Inthe 1960’s jazz was affected by the rock revolution leading to ahybrid between the two genres of music known as jazz, rock or jazzfusion (Griffin &amp Washington, 2013). Miles Davis had a lot ofinfluence on the jazz and rock fusion. Born in May 26, 1926, he had atalent for music and became a musician, song composer and abandleader. He became known in the music industry in 1944 when jazzwas undergoing various revolutions with many artists being againstthe restrictions that jazz imposed on them. He played the trumpet andworked together with iconic figures such as Thelonious Monk andCharlie Parker. All through his music career, Davis took anunconventional approach to melodic lines and rhythms. He slowed downthe melody of his songs and inculcating rhythm sections insteadtogether with other improvisions. He took a controversial side whenhe introduced electronics in the trumpet due to the significantinfluence of rock and roll at the time (Griffin &amp Washington,2013)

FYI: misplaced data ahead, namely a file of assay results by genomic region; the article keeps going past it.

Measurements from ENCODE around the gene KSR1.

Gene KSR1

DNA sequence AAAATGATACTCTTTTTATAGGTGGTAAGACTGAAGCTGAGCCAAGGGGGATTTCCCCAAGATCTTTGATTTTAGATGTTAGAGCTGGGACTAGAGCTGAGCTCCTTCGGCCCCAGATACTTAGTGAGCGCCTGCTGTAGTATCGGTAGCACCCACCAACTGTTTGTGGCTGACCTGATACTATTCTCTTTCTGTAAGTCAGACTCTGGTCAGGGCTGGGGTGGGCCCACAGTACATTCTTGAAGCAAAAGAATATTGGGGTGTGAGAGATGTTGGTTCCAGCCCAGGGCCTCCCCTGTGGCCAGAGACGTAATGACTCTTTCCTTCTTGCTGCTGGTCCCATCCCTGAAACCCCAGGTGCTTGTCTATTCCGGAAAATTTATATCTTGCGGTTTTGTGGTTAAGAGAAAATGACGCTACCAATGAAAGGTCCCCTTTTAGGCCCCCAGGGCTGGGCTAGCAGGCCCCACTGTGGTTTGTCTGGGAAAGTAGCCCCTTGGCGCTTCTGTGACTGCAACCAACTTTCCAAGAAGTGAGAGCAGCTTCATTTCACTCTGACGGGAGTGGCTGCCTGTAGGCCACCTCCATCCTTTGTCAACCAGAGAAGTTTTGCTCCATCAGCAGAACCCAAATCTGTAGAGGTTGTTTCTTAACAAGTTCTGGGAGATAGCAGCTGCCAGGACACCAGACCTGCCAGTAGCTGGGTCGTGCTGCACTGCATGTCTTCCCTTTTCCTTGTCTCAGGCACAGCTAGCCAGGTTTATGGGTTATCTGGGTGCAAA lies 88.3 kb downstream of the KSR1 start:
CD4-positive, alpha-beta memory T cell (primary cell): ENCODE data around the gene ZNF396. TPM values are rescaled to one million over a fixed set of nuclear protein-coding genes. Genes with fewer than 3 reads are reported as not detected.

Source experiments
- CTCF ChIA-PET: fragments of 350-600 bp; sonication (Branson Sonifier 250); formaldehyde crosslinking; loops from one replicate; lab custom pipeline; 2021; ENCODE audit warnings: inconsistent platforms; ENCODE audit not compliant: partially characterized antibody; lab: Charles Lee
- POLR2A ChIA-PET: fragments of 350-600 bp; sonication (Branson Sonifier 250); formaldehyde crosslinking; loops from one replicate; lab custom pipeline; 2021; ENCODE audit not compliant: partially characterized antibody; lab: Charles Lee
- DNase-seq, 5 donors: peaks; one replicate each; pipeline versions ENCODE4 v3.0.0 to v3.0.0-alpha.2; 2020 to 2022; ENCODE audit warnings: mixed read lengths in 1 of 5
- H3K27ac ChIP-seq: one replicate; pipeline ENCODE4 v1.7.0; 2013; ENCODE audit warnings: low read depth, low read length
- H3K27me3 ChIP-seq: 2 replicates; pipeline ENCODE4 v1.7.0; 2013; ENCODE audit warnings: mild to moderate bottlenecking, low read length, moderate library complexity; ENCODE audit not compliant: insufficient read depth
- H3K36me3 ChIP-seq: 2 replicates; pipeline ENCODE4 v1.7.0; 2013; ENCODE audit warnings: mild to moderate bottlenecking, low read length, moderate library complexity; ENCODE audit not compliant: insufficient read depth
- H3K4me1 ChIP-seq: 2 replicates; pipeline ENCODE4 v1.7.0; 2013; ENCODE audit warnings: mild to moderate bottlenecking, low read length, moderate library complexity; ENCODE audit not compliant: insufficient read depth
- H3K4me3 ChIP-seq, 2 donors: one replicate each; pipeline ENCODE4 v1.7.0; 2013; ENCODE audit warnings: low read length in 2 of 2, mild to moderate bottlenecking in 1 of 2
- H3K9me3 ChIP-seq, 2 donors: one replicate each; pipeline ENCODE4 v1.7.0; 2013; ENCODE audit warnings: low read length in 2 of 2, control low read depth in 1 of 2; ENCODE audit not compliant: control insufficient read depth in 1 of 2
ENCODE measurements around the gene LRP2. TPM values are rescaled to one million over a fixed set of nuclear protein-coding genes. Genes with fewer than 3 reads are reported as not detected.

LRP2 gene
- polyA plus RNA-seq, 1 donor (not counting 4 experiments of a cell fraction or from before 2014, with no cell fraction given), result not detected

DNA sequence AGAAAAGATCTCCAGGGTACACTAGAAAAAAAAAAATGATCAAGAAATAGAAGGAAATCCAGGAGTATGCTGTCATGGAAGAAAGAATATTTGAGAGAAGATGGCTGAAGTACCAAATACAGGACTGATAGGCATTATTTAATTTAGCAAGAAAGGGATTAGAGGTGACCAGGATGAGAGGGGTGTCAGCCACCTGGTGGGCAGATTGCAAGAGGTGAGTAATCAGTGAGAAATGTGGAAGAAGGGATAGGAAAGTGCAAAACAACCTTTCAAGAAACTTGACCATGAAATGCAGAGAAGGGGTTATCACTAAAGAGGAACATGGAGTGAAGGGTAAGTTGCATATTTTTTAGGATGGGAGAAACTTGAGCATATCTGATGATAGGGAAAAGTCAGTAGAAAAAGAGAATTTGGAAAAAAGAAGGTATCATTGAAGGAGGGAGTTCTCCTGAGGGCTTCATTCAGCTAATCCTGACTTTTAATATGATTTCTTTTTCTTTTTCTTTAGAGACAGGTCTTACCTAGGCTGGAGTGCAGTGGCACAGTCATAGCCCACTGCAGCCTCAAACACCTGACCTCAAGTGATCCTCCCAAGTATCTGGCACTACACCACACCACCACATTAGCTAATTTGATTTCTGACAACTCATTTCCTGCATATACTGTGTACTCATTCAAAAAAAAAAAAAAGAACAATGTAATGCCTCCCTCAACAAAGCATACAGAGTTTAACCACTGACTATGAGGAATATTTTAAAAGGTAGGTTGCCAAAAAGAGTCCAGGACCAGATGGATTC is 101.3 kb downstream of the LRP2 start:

Theintroduction of the rock aspect into jazz captured the attention ofevery audience. As a result, the Davis impact on jazz fusion came tolight in the 1970’s through his double jazz album bitches brewwhich was released in April by Columbia records (Griffin &ampWashington, 2013). In the album, Davis experimented with electricmusical instruments such as the electric piano and guitar in additionto the saxophone and the trumpet. This was a result of his rejectionof the traditional jazz rhythms in favor of a rock combination of thejazz.